Shooter is killed

The latest fatal insider attacks on U.S. troops involved a group of Afghans wearing the uniforms of the Afghan National Police — a component of the country’s 352,000-member security forces. Jailani Khan Farahi, a senior police officer for Zabul province, said the assassin was a member of that force and worked closely with foreign troops in the area.

The shooter was killed in reciprocal firing, and five of his colleagues fled, Farahi said. It was unclear whether the five were also involved in the killings.

In a statement on its Web site Sunday, the Taliban said four Americans died, crediting “one Afghan mujahed,” or holy warrior, for carrying out the attack.

NATO and Afghan officials have undertaken intense efforts recently to prevent insider attacks. The Afghans say they have been weeding out potential turncoats and Taliban infiltrators through better screening. They also have increased counterintelligence operations in the ranks and introduced cultural sensitivity training so that Afghan forces can better understand Western behaviors.

Taliban infiltrators are estimated to account for 25 percent of the insider attacks, with the rest attributed to Afghans who are settling personal scores, avenging perceived humiliations or making larger statements against the international troop presence — including civilian casualties.

Airstrikes in mountains

Sunday’s NATO airstrikes in the mountains of eastern Laghman province further fueled anger among Afghans — including President Hamid Karzai, who condemned the killings. The U.S.-led international coalition said the precision strikes killed “a large number of insurgents” but also acknowledged that up to eight civilians had been hit.

Chanting “Death to America,” protesters deposited what local authorities said were the bodies of nine victims at the residence of the provincial governor, about 30 miles from where the strikes occurred. Seven other women and girls were reported to be injured.

“We strongly condemn it — killing innocent women is not justifiable at all,” said Alif Shah, governor of the province’s Alingar district. “The operation was not coordinated with the Afghan authorities.”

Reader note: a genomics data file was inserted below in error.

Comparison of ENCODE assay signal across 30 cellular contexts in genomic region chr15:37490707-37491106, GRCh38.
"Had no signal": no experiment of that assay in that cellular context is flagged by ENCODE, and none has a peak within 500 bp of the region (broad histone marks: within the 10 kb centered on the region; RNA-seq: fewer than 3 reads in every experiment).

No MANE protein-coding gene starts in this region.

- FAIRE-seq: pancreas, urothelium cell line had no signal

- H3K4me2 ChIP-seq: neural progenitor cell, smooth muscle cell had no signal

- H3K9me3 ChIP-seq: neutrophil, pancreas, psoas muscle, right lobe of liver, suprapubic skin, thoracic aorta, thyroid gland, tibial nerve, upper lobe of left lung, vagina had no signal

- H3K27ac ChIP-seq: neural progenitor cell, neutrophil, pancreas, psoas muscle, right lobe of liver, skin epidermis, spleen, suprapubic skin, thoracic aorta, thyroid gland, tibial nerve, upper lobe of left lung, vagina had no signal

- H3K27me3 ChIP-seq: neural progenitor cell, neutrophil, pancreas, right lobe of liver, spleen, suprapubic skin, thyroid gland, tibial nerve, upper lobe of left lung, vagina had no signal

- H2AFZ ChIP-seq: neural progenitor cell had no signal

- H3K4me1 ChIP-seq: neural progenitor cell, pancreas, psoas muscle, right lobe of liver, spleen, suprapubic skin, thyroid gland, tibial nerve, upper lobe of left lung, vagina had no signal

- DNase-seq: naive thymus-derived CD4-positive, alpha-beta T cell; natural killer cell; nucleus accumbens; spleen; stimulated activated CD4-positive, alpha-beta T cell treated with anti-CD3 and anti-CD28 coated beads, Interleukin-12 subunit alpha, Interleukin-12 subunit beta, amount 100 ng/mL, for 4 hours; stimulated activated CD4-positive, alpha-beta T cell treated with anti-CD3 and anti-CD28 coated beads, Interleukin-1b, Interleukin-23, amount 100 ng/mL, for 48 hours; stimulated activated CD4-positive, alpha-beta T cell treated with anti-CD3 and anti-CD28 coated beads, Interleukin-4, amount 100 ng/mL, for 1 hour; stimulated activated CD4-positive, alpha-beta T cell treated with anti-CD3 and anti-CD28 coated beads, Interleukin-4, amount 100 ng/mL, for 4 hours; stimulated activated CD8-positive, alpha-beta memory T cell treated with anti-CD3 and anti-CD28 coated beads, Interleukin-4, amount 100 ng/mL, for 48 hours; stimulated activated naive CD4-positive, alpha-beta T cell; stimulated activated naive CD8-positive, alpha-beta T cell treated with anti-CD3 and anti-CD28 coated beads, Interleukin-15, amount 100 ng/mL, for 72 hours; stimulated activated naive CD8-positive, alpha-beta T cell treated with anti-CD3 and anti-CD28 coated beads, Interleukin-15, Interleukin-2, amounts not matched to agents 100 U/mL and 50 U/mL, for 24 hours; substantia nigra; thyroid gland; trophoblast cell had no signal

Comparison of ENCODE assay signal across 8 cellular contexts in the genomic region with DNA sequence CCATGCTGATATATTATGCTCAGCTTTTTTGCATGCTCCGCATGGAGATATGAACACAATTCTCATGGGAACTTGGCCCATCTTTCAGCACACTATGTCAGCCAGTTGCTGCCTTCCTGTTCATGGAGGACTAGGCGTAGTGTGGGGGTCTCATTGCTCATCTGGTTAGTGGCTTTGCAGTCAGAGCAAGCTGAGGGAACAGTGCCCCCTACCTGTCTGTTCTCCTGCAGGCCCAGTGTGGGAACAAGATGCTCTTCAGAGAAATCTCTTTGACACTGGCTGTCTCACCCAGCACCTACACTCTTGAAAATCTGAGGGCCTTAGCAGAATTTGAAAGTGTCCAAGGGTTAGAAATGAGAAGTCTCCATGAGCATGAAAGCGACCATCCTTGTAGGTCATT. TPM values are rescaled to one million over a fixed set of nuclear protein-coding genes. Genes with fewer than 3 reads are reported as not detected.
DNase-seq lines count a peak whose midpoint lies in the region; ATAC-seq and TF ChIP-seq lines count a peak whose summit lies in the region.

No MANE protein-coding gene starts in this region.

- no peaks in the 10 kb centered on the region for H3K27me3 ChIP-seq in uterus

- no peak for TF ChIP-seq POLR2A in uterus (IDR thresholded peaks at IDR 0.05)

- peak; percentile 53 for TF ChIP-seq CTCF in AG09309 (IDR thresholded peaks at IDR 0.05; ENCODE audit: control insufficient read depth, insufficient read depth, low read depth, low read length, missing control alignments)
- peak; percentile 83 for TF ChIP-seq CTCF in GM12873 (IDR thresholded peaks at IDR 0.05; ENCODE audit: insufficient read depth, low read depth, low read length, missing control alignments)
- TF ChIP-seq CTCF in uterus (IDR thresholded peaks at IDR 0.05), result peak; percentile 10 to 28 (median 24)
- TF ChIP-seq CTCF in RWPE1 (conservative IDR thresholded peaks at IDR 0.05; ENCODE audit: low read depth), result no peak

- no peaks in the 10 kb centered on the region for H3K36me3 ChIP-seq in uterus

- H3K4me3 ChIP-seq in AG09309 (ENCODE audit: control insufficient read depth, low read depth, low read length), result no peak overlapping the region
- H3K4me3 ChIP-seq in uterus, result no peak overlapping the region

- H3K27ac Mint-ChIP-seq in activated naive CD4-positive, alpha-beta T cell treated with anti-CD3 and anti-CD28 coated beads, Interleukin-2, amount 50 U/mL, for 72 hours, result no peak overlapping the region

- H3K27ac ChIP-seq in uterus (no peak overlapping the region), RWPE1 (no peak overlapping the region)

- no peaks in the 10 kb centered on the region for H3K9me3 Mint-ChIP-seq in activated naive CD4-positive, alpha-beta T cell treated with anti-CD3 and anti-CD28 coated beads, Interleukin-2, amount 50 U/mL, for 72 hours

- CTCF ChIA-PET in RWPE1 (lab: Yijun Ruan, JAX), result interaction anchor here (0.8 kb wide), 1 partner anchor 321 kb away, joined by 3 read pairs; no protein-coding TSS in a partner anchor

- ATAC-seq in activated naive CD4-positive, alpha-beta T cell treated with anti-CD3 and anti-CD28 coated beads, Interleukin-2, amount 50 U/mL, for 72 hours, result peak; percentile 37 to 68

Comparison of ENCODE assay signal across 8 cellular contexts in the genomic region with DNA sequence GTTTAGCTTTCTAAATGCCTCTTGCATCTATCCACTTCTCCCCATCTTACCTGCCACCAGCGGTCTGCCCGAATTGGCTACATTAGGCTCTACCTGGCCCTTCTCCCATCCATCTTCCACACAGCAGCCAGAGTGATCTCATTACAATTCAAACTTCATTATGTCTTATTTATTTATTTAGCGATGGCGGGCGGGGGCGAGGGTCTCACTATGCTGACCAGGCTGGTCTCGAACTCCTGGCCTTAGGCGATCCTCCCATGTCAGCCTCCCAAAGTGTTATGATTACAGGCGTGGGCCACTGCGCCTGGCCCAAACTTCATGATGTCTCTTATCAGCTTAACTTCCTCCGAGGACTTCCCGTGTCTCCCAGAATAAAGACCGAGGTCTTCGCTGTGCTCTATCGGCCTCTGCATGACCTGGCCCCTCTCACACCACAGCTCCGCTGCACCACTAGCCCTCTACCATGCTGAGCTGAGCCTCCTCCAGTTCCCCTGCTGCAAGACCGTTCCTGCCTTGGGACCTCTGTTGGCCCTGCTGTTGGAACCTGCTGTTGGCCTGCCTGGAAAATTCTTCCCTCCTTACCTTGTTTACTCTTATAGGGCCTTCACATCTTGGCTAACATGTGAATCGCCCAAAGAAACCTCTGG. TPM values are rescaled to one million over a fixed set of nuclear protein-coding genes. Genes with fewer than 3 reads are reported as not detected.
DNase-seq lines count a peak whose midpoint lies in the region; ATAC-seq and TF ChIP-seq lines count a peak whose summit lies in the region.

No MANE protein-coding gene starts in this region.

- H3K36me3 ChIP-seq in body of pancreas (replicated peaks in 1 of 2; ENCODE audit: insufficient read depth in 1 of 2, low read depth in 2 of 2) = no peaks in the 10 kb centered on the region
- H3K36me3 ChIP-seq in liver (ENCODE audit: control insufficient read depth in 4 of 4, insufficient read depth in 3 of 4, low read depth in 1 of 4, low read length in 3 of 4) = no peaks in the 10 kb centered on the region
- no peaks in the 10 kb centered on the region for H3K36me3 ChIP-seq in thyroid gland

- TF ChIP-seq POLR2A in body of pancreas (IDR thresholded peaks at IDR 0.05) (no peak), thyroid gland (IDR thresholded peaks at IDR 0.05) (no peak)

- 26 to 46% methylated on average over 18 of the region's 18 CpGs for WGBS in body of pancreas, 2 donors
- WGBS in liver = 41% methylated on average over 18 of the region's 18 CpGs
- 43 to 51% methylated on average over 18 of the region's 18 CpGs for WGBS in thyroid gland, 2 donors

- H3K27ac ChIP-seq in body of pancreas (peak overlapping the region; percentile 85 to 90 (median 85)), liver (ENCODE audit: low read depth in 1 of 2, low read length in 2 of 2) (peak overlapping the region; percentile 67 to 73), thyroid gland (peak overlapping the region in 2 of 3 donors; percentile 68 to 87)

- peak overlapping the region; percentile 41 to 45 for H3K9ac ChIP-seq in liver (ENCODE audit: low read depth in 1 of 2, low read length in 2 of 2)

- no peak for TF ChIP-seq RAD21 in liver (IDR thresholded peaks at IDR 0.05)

Douglas Ollivant, a fellow at the New America Foundation and former National Security Council official, said that such incidents contribute to insider attacks but that he thinks “the root cause is the perceived disrespect the Afghans get from their NATO allies and trainers.”

As for the video, he said, “it probably isn’t going to set you off if your honor isn’t already being bruised.”

Lt. Col. Hagen Messer, a coalition spokesman, said there was no evidence to suggest that the two insider attacks in two days had a connection to the controversial video, which has provoked protests and violence in some 20 countries.

“Every one of these insider attacks is handled as its own individual incident,” Messer said. “We can’t draw the conclusion that there is a single reason or point.”

Since 2007, when the insider- attack phenomenon began, about 109 international troops have been killed by rogue Afghan security forces.

Last week, the Taliban called for increased attacks in Afghanistan, specifically on U.S. forces, to avenge the video as well as “all the violations against our heavenly book,” the Koran, and the prophet Muhammad.

“The mujaheddin in Afghanistan should avenge these actions of the American government by dealing a heavy blow to its invading troops on the battlefield,” an official Taliban Web site said.

Jaffe reported from Jaghatu, Afghanistan. Javed Hamdard and Sayed Salahuddin in Kabul contributed to this report.